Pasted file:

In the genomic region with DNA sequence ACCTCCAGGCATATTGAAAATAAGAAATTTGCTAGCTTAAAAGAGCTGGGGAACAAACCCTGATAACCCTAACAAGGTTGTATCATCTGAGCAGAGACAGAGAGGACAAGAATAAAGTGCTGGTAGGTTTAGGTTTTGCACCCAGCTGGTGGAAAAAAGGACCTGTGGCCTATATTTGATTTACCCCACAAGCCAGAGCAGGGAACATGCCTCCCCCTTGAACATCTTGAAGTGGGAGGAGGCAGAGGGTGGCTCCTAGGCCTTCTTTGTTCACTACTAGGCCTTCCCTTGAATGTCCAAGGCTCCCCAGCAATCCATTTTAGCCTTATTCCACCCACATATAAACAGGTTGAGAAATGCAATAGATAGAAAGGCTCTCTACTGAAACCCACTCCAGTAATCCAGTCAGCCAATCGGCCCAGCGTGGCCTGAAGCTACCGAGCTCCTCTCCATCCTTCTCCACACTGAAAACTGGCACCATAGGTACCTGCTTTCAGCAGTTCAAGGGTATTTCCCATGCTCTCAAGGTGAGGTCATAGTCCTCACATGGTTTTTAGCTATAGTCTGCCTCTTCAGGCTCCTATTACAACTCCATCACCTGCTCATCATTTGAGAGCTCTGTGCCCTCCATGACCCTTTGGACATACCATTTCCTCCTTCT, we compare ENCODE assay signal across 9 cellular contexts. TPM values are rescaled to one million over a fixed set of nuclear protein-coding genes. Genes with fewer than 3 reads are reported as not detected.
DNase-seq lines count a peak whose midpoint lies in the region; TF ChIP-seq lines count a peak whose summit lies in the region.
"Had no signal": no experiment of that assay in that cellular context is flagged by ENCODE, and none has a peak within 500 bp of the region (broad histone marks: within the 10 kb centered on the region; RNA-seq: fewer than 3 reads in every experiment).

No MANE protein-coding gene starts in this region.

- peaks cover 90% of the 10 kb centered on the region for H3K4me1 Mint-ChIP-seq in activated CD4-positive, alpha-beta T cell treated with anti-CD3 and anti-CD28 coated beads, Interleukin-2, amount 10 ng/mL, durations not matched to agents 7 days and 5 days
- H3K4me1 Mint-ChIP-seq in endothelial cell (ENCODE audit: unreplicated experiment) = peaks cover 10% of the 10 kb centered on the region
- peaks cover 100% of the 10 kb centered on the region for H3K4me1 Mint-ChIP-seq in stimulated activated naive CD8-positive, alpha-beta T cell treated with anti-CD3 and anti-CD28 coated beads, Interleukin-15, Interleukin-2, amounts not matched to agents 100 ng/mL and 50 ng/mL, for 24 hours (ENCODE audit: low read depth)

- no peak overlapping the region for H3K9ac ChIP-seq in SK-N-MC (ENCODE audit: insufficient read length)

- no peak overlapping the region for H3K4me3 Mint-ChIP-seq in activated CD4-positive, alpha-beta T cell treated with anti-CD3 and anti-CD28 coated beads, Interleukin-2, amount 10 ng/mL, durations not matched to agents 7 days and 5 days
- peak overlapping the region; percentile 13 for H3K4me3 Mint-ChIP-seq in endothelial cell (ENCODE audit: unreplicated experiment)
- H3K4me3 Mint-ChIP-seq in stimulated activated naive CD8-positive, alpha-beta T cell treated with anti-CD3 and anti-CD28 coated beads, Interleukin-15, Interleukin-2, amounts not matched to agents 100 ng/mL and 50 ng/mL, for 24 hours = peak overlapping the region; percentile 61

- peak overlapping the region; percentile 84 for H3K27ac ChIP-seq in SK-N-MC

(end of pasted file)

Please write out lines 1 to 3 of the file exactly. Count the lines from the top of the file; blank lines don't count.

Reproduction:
In the genomic region with DNA sequence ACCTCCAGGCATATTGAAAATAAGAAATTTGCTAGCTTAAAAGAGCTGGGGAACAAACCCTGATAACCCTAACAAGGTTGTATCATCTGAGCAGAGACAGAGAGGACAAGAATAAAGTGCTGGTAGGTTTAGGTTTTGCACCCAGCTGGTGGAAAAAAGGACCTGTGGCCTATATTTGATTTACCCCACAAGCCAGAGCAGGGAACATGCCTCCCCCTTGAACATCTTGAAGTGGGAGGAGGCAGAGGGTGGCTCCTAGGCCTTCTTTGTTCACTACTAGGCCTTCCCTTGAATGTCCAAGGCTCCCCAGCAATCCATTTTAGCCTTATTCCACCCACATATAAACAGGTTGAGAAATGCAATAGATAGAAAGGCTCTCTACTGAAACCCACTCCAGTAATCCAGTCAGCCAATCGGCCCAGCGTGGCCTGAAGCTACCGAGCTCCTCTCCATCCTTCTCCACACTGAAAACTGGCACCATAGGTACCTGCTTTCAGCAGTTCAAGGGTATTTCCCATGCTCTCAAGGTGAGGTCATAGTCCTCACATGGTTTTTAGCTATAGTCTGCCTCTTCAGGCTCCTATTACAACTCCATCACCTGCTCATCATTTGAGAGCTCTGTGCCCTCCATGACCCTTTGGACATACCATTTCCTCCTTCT, we compare ENCODE assay signal across 9 cellular contexts. TPM values are rescaled to one million over a fixed set of nuclear protein-coding genes. Genes with fewer than 3 reads are reported as not detected.
DNase-seq lines count a peak whose midpoint lies in the region; TF ChIP-seq lines count a peak whose summit lies in the region.
"Had no signal": no experiment of that assay in that cellular context is flagged by ENCODE, and none has a peak within 500 bp of the region (broad histone marks: within the 10 kb centered on the region; RNA-seq: fewer than 3 reads in every experiment).